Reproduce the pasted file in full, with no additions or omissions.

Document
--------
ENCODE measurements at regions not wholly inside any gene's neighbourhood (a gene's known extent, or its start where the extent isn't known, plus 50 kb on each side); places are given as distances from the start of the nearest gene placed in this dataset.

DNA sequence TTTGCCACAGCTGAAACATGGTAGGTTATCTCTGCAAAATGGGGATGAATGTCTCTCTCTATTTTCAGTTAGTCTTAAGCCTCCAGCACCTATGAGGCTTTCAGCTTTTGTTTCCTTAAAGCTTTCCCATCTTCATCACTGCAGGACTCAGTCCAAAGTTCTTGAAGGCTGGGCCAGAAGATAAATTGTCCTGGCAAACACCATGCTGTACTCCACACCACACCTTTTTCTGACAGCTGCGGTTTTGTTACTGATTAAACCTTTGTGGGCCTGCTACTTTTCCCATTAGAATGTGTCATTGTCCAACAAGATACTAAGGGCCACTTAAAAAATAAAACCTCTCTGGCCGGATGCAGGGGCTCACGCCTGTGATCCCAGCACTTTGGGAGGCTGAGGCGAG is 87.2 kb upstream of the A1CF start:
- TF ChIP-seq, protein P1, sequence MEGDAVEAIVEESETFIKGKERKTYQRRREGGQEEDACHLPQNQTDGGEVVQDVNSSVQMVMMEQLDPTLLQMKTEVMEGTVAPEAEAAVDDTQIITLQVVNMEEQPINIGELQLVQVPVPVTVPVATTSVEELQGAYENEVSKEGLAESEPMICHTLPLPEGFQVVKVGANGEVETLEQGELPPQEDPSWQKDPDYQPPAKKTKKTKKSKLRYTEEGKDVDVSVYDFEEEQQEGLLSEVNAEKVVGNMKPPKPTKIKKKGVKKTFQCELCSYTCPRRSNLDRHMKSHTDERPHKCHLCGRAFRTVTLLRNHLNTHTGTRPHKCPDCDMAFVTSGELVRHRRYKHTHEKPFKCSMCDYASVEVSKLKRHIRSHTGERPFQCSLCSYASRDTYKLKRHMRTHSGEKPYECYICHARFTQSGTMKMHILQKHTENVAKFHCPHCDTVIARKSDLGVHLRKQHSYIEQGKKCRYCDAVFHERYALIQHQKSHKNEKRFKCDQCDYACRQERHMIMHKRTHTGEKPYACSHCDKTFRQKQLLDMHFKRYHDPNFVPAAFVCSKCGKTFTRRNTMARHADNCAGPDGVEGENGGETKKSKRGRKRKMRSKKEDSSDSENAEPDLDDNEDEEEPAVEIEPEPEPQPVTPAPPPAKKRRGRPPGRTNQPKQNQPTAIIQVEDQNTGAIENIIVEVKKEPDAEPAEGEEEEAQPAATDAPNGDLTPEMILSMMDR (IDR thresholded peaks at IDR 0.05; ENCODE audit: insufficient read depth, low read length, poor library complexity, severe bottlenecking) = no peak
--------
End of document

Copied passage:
ENCODE measurements at regions not wholly inside any gene's neighbourhood (a gene's known extent, or its start where the extent isn't known, plus 50 kb on each side); places are given as distances from the start of the nearest gene placed in this dataset.

DNA sequence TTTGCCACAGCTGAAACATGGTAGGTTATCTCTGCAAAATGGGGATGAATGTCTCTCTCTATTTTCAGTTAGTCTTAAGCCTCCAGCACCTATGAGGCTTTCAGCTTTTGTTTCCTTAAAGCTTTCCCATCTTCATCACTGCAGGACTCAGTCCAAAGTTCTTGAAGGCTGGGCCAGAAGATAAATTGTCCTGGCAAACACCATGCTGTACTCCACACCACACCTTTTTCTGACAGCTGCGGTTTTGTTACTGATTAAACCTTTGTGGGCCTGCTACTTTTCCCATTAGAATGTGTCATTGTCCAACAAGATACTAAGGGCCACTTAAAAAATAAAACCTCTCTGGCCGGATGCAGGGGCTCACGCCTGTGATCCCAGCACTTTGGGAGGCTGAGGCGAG is 87.2 kb upstream of the A1CF start:
- TF ChIP-seq, protein P1, sequence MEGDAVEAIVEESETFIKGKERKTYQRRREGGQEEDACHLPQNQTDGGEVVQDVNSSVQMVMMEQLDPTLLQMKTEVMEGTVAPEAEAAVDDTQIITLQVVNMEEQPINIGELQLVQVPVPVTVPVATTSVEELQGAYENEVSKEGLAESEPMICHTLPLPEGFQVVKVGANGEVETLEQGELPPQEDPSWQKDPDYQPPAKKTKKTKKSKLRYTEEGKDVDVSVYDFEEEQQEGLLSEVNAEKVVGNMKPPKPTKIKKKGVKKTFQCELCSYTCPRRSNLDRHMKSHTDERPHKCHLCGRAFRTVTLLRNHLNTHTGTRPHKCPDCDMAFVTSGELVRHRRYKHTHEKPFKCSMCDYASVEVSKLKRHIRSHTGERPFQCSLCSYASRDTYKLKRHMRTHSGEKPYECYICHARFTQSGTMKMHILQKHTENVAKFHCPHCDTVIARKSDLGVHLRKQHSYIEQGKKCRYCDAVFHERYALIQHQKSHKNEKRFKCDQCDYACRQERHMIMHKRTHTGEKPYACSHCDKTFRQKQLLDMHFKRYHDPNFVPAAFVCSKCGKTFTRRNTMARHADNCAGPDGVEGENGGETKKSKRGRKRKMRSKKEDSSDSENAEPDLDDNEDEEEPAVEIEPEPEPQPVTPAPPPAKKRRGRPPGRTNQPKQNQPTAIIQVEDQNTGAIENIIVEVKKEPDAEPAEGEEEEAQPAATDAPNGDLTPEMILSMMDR (IDR thresholded peaks at IDR 0.05; ENCODE audit: insufficient read depth, low read length, poor library complexity, severe bottlenecking) = no peak